On March 1st 2021 HMRC introduced the VAT domestic reverse charge. It was initially planned to start in October 2019 but was postponed due to Brexit. However due to the coronavirus outbreak HMRC postponed its earmarked date of October 2020 and pushed its release back to March 2021.
What is the VAT domestic reverse charge?
It is a change in how VAT is handled for certain kinds of construction services and the building and construction materials used in those services.
It is seen as an extension of the Construction Industry Scheme (CIS) and applies to transactions which are eligible to be reported under the CI scheme and only between VAT-registered contractors and sub-contractors.
Effectively in means those supplying construction services to a VAT registered customer are no longer having to account for the VAT.
What does it mean for the construction industry?
The service is being introduced by HMRC to combat fraud. Shifting the VAT charge down the supply chain, HMRC has made it its intention to make this type of fraud impossible.
It applies to standard and reduced-rate VAT supplies, but not to zero-rated supplies.
It applies only to VAT-registered businesses who are supplying or receiving services that are reported in the CI scheme.
What provisions do contractors and sub-contractors need to make?
If your business is CIS registered and is the recipient of services, and received an invoice with the reverse charge applied, then you account for the VAT value as part of your overall input tax. It is as if you have charged it to yourself.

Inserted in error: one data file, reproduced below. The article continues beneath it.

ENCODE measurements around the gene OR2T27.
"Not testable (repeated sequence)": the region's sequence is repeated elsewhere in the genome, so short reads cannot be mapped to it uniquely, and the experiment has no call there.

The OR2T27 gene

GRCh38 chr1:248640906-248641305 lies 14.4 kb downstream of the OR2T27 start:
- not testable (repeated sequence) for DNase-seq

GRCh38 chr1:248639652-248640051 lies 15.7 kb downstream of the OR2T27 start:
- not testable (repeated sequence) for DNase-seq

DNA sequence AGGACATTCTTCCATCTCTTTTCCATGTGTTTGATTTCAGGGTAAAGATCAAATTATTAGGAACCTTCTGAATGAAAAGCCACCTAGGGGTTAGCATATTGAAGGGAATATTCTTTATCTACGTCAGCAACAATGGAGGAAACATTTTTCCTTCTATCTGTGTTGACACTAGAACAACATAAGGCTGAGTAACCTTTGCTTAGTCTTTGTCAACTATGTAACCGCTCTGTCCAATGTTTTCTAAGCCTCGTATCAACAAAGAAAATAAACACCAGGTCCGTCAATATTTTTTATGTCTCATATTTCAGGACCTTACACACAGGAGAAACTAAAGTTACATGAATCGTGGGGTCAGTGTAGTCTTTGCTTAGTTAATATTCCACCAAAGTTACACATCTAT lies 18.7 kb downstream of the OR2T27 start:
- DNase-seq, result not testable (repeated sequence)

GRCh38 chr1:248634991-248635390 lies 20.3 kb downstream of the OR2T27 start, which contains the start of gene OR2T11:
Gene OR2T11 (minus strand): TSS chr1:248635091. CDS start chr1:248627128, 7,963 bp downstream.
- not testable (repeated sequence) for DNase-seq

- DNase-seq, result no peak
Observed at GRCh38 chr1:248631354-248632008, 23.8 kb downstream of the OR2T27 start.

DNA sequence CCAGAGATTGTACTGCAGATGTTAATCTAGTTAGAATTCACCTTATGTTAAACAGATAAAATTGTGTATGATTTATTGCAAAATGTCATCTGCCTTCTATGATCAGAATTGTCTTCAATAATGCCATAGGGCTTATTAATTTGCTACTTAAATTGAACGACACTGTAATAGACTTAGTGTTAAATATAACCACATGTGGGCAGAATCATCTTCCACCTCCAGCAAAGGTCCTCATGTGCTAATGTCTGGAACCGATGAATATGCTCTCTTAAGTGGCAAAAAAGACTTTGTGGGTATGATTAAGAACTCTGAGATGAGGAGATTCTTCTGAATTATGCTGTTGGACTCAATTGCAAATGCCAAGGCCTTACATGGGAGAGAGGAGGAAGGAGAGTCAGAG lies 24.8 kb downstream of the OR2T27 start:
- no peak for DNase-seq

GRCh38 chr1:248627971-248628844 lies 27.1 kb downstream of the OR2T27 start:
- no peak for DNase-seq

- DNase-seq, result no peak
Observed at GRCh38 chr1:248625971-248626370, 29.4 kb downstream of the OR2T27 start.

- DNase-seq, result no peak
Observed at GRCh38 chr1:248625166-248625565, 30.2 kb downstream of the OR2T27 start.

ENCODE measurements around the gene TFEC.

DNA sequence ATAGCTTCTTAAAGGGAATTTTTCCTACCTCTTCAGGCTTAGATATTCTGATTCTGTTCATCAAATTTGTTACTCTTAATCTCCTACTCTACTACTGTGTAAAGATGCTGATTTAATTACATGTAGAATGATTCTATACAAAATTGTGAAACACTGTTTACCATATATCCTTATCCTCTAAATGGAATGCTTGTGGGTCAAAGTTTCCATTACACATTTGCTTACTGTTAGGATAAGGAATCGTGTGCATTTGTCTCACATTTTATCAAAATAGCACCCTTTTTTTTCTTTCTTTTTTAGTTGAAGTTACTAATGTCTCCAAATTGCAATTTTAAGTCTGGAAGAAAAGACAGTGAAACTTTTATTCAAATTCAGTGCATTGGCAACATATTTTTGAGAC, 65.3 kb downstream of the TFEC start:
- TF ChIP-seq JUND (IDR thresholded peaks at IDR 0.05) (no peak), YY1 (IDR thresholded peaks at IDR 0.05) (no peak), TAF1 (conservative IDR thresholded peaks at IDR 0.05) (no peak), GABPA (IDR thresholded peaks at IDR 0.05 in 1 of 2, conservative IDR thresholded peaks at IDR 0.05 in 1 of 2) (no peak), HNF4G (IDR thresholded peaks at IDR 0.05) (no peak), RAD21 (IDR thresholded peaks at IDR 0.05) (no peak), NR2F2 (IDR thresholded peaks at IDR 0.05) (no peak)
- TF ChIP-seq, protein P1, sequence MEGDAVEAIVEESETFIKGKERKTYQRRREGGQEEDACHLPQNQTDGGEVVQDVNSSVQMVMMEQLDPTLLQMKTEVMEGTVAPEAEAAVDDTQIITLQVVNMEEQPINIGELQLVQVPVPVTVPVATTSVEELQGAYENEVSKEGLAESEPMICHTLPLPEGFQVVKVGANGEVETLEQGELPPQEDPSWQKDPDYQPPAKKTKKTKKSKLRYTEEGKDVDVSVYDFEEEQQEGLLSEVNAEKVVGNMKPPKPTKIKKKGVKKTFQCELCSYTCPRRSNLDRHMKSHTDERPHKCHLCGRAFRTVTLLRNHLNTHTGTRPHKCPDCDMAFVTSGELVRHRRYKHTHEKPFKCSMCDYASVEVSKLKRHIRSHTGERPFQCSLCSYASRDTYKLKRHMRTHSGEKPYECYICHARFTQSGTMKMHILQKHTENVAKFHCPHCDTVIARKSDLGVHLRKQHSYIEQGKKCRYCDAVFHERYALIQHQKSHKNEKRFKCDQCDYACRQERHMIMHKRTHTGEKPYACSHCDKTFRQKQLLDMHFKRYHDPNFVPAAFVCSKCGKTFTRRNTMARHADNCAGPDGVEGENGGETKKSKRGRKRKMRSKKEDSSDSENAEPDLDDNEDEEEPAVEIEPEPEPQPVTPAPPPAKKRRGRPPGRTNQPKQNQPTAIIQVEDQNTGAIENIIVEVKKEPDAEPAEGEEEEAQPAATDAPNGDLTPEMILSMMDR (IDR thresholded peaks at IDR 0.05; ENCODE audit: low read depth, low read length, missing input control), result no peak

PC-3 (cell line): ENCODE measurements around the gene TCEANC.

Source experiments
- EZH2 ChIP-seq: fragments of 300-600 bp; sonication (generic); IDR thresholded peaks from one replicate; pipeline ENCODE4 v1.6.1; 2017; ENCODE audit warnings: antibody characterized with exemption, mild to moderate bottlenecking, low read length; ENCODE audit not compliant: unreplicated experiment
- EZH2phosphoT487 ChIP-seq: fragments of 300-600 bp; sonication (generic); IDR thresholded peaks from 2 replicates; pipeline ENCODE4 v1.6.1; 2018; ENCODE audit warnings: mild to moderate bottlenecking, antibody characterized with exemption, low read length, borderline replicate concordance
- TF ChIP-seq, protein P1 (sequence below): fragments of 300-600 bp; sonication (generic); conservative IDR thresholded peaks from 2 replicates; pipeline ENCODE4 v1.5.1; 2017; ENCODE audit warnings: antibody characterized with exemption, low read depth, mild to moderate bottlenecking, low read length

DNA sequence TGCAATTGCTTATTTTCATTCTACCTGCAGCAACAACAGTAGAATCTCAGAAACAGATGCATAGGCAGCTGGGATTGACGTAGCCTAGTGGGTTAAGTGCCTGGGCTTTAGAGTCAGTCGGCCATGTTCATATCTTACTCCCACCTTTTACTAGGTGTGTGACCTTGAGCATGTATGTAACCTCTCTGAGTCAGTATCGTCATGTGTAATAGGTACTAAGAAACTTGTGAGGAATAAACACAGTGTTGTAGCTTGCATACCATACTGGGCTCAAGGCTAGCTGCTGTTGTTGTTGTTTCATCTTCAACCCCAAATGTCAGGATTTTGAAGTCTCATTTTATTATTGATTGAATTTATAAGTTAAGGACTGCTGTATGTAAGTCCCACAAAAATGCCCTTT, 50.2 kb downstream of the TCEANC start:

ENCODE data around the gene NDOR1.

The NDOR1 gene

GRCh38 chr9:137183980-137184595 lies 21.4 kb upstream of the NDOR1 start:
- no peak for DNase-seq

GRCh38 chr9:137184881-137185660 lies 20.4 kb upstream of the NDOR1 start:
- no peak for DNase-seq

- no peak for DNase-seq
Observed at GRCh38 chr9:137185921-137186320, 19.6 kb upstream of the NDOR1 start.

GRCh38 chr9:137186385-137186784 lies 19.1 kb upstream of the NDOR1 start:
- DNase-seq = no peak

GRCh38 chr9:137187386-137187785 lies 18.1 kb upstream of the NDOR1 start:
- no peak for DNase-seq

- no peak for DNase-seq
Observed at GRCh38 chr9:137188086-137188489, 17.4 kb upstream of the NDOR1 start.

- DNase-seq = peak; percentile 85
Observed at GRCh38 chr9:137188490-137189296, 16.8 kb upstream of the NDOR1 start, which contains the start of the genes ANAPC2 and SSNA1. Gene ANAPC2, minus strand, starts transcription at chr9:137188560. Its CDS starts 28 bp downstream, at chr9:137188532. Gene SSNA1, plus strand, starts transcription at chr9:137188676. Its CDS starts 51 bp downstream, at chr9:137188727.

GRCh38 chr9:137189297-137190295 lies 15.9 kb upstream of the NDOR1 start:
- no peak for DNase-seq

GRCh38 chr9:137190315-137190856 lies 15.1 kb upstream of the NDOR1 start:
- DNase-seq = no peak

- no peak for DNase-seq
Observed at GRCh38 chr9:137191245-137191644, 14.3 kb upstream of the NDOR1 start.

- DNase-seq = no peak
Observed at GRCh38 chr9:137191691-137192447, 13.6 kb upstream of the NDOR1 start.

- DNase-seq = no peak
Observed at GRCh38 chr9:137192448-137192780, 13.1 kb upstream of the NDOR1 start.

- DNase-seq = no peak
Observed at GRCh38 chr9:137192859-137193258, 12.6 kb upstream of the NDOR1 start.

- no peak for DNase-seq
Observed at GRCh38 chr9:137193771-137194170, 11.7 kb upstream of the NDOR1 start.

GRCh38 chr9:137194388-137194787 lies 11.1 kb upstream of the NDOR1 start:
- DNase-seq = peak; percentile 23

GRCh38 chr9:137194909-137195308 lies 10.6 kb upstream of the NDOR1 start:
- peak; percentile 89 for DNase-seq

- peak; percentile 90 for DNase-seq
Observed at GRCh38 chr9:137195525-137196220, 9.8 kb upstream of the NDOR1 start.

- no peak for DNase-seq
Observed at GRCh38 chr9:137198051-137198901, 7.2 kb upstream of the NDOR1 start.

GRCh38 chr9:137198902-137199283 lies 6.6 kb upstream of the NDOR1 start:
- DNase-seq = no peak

If your business is not VAT registered, then the reverse charge can’t be applied to you and standard VAT rules apply.
It is vital to tell your suppliers in writing that you are not VAT registered to avoid any issues.
HMRC says the VAT reverse charge for construction doesn’t apply to sub-contractors unless the following questions are answered yes.
Are any of the supplies you are making within the scope of the CIS?
Is your customer VAT registered?
Will the payment be reported under CIS?
Is the supply standard or reduced rate?
Are you positive that the customer is not an end-user?
How will it impact my cashflow?
Sub-contractors - The new scheme may affect your cash flow as HMRC may determine you as a repayment trader as you no longer pay VAT on your sales. A repayment trader is classed by HMRC as a business whose VAT return means they claim money from HMRC rather than making a payment.
This could impact the payments you receive from HMRC which could affect your cashflow.
Contractors – You need to ensure that you correctly account for reverse change VAT invoices when you receive them.
Any VAT due directly to HMRC you need to pay as part of your normal VAT process, instead of paying the VAT on CIS related supplies to your supplier. It is imperative that you make sure that the invoice you receive is correct otherwise you could end up paying too much or too little VAT.
As with all thing’s preparation is key. Whilst the system beds in and you and your suppliers get used to the new ways of charging it may be worthwhile considering having a revolving credit facility which gives you flexibility and access to cash which can cover your incoming VAT liabilities.
Just Cashflow provide funding which could give your business the security and confidence to cover your HMRC liabilities.